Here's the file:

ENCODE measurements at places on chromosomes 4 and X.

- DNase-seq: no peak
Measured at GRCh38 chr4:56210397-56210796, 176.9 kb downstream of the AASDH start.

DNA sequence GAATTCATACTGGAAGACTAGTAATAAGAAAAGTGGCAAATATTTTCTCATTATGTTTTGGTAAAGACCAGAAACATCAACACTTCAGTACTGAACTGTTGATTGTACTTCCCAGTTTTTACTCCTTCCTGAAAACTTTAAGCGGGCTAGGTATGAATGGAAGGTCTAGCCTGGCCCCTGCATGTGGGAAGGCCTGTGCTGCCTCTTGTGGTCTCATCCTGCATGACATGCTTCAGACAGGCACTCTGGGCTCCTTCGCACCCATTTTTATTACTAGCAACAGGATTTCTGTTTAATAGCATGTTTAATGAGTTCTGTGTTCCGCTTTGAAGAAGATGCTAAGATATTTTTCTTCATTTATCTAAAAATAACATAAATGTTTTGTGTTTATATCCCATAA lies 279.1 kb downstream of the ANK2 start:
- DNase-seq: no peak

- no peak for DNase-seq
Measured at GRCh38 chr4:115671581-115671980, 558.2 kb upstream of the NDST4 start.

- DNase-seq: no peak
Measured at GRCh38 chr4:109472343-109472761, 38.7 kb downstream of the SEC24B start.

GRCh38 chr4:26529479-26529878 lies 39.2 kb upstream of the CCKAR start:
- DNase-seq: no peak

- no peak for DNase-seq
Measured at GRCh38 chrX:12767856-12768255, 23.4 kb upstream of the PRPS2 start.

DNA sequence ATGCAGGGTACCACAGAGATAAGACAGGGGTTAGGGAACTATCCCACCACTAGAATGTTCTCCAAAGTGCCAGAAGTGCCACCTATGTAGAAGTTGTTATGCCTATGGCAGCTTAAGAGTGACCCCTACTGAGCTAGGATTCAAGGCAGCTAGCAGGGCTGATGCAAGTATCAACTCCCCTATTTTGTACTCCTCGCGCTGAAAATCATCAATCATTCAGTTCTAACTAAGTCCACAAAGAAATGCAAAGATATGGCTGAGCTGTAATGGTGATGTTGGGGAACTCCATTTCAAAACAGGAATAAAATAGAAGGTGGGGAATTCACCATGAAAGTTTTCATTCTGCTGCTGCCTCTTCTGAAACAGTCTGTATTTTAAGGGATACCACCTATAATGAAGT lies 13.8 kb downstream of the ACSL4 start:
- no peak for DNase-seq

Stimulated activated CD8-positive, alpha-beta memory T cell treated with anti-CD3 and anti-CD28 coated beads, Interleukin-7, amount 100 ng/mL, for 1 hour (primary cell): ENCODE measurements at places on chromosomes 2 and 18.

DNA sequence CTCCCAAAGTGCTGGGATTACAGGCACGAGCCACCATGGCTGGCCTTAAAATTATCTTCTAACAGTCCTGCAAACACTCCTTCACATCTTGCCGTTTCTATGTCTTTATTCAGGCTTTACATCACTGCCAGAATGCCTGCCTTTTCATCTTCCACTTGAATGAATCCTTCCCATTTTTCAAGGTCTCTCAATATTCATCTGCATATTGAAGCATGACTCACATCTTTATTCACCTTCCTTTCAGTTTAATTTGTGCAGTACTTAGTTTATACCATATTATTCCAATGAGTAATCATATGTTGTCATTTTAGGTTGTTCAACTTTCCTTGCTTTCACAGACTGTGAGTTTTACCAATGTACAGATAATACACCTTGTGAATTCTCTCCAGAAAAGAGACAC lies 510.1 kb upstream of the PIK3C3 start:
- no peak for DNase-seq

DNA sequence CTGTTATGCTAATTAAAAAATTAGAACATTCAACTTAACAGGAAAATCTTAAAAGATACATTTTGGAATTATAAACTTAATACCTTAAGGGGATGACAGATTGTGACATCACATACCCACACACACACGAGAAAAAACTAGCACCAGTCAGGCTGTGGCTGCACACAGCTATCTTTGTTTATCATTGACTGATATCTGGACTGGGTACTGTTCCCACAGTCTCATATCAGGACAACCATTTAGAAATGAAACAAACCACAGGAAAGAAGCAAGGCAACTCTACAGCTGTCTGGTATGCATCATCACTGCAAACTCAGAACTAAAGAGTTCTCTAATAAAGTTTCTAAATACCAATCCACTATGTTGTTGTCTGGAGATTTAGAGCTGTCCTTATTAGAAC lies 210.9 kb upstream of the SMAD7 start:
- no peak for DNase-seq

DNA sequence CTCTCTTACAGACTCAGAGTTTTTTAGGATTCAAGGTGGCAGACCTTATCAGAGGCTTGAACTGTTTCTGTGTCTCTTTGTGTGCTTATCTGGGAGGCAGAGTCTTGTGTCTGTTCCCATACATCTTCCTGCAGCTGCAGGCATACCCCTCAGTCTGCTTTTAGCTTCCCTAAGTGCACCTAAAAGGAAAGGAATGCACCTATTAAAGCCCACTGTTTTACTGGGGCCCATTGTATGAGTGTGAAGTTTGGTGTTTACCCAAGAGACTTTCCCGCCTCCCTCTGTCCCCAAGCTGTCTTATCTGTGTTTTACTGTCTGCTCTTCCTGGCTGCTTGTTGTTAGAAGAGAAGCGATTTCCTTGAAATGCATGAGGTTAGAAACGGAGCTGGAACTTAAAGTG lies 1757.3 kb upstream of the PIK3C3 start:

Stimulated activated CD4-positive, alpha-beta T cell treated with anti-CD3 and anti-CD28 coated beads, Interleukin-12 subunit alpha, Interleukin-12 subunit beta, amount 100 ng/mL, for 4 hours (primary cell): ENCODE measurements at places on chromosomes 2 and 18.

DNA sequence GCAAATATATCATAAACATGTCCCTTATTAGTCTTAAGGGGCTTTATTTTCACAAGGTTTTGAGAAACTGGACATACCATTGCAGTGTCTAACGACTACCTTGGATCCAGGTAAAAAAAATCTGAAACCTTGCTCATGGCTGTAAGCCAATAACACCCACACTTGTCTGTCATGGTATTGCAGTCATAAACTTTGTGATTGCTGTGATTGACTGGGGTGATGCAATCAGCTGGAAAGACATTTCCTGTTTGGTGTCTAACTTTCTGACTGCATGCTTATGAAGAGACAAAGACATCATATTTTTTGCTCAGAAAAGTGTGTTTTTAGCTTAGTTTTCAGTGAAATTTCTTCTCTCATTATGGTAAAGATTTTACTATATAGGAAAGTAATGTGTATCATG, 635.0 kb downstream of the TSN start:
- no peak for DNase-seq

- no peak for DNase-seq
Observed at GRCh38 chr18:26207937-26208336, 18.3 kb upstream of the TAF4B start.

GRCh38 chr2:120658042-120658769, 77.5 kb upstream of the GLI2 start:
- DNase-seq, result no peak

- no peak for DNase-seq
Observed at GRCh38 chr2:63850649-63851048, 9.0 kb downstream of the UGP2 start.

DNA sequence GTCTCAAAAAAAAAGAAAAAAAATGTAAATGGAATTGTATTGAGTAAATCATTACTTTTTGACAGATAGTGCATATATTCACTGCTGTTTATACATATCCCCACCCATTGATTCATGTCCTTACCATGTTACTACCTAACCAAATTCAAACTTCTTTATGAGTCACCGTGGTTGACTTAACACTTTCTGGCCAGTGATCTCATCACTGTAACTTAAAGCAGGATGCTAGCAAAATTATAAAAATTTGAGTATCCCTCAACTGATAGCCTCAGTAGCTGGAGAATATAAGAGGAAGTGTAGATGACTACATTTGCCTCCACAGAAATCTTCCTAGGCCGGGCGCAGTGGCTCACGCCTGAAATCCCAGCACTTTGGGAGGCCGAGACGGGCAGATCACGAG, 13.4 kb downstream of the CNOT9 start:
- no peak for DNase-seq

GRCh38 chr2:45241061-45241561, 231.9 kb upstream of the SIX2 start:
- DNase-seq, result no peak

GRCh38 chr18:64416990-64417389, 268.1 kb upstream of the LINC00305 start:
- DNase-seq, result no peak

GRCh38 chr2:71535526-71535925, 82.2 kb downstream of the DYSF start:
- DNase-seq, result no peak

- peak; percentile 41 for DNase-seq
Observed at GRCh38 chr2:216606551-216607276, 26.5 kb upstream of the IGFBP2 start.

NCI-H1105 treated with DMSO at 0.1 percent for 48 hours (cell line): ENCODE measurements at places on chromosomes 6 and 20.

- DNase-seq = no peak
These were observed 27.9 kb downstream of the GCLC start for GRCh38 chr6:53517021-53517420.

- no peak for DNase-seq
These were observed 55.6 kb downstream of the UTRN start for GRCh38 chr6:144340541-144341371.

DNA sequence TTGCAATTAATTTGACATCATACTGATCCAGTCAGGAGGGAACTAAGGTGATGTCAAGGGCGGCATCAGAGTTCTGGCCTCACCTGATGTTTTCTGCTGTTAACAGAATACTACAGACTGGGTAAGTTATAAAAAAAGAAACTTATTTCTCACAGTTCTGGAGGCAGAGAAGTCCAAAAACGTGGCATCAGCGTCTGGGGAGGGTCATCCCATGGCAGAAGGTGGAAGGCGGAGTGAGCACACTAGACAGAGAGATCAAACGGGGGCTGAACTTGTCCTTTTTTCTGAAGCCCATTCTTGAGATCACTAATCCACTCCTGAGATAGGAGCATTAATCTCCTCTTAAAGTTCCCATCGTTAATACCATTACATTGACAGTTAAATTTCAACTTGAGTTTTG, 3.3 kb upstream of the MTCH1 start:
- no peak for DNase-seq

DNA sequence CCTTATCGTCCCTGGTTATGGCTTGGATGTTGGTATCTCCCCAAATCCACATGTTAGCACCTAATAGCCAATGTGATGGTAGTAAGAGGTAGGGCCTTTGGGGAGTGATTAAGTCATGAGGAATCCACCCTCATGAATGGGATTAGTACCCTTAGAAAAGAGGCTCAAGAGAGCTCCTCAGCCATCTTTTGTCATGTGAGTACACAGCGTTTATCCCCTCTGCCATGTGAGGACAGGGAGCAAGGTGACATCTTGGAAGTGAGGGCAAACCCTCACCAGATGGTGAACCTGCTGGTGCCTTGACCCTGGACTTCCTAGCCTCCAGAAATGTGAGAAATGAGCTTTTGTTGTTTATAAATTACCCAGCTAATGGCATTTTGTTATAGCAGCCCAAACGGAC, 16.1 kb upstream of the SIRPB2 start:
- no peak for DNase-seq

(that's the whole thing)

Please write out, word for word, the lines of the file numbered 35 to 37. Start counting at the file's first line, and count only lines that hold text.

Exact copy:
GRCh38 chr18:64416990-64417389, 268.1 kb upstream of the LINC00305 start:
- DNase-seq, result no peak

GRCh38 chr2:71535526-71535925, 82.2 kb downstream of the DYSF start: